• Refusal to sell, rent, or lease housing accommodations. 
  • Refusal to negotiate for the sale, rental, or lease of housing accommodations. 
  • Representation that a housing accommodation is not available for inspection, sale, or rental when that housing accommodation is in fact so available. 
  • Any other denial or withholding of housing accommodations. 
  • Provision of inferior terms, conditions, privileges, facilities, or services in connection with those housing accommodations. 
  • Harassment in connection with those housing accommodations. 
  • Cancellation or termination of a sale or rental agreement.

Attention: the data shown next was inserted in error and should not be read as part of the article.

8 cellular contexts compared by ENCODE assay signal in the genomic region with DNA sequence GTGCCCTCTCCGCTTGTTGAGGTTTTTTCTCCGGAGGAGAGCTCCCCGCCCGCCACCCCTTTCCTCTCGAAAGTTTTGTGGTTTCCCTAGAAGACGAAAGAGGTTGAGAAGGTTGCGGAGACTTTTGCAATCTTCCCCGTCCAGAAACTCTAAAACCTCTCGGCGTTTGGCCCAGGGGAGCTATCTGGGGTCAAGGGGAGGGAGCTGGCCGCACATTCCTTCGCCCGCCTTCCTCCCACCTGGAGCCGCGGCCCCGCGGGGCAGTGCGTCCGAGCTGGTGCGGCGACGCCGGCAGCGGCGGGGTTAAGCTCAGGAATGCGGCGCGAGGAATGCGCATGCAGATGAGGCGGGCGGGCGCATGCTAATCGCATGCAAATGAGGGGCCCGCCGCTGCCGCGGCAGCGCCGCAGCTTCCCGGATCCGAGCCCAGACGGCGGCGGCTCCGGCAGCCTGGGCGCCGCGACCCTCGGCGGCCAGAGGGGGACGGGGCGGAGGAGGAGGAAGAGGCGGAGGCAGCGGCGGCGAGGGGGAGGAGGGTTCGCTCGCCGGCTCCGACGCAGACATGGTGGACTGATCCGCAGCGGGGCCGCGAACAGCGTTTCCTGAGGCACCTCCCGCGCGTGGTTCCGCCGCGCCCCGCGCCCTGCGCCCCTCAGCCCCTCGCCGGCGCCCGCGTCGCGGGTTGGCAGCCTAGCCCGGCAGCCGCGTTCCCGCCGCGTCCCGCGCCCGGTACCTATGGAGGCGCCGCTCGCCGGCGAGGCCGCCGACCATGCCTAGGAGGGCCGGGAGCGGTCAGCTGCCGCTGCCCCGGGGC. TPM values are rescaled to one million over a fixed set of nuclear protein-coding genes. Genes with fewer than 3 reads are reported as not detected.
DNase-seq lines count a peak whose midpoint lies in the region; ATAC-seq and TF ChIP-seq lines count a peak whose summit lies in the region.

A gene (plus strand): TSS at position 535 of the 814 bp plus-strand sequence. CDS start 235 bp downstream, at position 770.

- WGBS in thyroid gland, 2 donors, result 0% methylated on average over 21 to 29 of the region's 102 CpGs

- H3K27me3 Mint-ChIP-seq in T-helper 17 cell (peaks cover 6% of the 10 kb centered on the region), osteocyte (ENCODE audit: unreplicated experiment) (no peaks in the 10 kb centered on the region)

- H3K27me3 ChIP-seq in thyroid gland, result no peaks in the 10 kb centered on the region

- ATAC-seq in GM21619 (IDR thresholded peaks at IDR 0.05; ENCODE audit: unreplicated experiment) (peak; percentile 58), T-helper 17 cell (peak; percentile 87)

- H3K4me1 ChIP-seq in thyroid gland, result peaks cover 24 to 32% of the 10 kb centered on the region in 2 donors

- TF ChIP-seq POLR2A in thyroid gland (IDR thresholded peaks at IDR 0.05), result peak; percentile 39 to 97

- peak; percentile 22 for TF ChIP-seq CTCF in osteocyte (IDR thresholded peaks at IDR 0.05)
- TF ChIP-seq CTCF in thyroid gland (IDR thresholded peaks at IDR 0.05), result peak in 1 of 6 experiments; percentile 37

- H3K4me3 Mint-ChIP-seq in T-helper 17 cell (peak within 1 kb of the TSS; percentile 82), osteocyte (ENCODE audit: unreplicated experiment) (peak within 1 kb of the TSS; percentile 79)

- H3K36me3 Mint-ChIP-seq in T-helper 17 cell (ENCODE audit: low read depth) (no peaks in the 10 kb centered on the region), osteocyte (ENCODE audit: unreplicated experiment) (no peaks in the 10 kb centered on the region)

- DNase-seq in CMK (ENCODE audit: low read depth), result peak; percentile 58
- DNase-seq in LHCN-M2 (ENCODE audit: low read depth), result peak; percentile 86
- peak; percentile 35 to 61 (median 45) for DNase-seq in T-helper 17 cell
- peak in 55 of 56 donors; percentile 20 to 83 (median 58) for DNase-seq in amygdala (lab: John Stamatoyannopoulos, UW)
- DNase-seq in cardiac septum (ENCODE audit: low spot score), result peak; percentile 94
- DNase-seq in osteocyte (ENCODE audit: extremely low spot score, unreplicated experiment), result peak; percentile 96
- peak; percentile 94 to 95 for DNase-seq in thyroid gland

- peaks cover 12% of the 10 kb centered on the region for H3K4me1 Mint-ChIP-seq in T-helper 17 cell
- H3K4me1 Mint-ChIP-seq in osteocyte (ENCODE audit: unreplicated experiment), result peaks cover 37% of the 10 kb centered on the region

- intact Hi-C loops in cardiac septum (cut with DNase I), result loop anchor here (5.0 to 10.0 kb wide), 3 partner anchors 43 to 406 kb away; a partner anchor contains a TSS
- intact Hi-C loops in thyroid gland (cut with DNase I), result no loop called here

• Provision of segregated or separated housing accommodations.  
  • Refusal to permit, at the expense of the disabled person, reasonable modifications of existing premises occupied or to be occupied by the disabled person, if the modifications may be necessary to afford the disabled person full enjoyment of the premises, except that, in the case of a rental, the landlord may, where it is reasonable to do so condition permission for a modification on the renter’s agreeing to restore the interior of the premises to the condition that existed before the modification (other than for reasonable wear and tear), and includes refusal to make reasonable accommodations in rules, policies, practices, or services when these accommodations may be necessary to afford a disabled person equal opportunity to use and enjoy a dwelling. 

The part of the law that makes housing discrimination unlawful is Section 12955, which prohibits more than just discrimination and harassment by landlords. It actually makes all of the following acts unlawful: